It is important to give yourself time to develop your style, as much as it is important to just ‘go and do it.’
When we speak of ‘style,’ this is a reference to the traits to your work that will not be individually original, but collectively come to represent you in a particular context.
Perhaps think of the word ‘style’ as ‘How my work is seen by others,’ i.e. it’s something that doesn’t actually matter until you want to sell your work in some way. For many photographers, there is a critical awareness that their art itself pours out in an often impulsive, uneven and unkempt flow, and that the ‘business’ side of themselves checks in on it to organise, shape and package it in the form of exhibitions, portfolios, books and so on. Maintaining a balance between what you want to do and what’s popular or successful, and will create better foundations for everything that you do want to do is one of the key seesaw conflicts that people experience as an artist.
Seeing your work alongside other people’s can help you understand your own idiosyncrasies, your ways of doing things, giving you confidence to say ‘Yes, this is me.’ Perhaps you can see how your lines and curves differ to other photographers’. Or how you favour particular colours, or have compositional traits. Another exercise is to simply look at all of your work together, as prints laid out, or thumbnails stacked on a screen for example, which can be helpful to visually observe your own trends in using colour, light, tone and composition, laid out as a visual tapestry.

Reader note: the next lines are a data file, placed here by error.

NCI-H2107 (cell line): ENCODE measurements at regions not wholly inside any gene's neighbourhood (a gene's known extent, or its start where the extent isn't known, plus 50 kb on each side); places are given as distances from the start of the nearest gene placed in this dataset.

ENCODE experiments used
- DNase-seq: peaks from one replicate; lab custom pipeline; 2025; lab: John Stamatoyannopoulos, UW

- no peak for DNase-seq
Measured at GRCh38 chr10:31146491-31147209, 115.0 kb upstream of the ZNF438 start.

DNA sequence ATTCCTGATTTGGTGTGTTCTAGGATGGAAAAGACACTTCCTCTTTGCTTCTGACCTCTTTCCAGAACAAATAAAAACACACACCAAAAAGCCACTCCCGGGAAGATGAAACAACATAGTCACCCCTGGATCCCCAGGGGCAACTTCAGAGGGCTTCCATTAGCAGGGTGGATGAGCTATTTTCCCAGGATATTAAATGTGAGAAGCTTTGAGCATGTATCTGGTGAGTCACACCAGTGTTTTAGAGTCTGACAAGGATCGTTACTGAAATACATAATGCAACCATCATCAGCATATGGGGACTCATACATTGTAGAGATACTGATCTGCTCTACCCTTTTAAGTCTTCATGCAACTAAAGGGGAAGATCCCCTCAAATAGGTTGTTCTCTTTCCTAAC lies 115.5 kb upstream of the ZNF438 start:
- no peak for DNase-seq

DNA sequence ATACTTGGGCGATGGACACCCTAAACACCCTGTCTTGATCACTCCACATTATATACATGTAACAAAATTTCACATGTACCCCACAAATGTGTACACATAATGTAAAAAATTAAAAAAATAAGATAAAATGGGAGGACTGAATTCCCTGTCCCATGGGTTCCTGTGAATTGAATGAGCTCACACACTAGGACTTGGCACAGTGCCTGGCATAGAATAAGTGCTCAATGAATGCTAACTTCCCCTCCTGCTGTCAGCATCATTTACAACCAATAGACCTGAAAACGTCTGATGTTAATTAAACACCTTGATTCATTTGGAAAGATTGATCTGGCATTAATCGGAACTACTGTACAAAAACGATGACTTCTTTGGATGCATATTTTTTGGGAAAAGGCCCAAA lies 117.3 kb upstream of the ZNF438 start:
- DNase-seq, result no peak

List ten things—whether these are other photographers, other kinds of artists, films, music, literature. For each thing, say what inspires you about it. But also, be aware of aspects of each item that don’t necessarily inspire you so much. You will have favourites, which are attractive to you for a reason (an easy but interesting task is to review the pictures on photo-sharing sites that you’ve added as favourites). The relationship between the inspiration and yourself is unique—because there is an aspect you choose to highlight above all its others. In the end, you have a shopping bag of your own chosen parts of those inspirations. Once you realise what it is about something that inspires you, you can make sense of the component ingredients that go into the production of your own work.
Creative Portrait Photography by Natalie Dybisz offers an extensive behind-the-scenes look at the creative process of one of today’s most exciting and popular professional portrait photographers and gives you everything you need to step up your portrait photography to take photos that express the style and personalities of both you and your subjects. With over 150 portraits and a showcase chapter featuring work from five top portrait photographers explaining how each shot was achieved, you’ll be inspired to take your portrait photography to a whole new level of creativity.